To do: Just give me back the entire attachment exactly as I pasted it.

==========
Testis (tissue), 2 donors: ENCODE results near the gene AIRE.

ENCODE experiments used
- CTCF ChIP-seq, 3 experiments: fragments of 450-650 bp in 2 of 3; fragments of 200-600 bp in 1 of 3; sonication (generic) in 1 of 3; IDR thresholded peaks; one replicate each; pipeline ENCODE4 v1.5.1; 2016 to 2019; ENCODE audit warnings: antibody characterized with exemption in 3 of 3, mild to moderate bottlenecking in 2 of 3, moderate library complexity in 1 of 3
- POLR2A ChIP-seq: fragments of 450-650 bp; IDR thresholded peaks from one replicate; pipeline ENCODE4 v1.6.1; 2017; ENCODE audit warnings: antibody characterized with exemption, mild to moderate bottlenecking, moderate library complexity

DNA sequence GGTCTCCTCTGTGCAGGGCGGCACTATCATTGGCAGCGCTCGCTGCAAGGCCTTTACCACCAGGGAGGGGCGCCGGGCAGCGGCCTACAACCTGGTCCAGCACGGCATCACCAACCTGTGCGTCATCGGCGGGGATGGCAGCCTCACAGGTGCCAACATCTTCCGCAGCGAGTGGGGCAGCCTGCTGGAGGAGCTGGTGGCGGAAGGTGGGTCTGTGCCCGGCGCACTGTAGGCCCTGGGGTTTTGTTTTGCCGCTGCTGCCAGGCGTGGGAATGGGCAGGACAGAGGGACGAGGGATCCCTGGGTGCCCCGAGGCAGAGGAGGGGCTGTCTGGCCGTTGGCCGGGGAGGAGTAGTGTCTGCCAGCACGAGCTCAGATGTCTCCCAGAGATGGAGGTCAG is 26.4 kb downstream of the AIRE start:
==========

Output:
Testis (tissue), 2 donors: ENCODE results near the gene AIRE.

ENCODE experiments used
- CTCF ChIP-seq, 3 experiments: fragments of 450-650 bp in 2 of 3; fragments of 200-600 bp in 1 of 3; sonication (generic) in 1 of 3; IDR thresholded peaks; one replicate each; pipeline ENCODE4 v1.5.1; 2016 to 2019; ENCODE audit warnings: antibody characterized with exemption in 3 of 3, mild to moderate bottlenecking in 2 of 3, moderate library complexity in 1 of 3
- POLR2A ChIP-seq: fragments of 450-650 bp; IDR thresholded peaks from one replicate; pipeline ENCODE4 v1.6.1; 2017; ENCODE audit warnings: antibody characterized with exemption, mild to moderate bottlenecking, moderate library complexity

DNA sequence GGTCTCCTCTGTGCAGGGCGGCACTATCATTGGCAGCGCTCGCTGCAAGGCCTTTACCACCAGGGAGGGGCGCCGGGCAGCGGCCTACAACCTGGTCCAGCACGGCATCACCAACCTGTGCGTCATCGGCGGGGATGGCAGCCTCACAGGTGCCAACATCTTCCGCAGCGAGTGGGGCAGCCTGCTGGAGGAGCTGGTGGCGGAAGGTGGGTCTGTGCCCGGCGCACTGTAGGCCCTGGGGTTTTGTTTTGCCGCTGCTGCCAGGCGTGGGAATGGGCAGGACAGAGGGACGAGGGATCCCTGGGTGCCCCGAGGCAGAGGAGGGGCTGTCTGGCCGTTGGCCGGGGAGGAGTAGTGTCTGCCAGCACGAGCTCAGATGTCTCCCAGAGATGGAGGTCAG is 26.4 kb downstream of the AIRE start: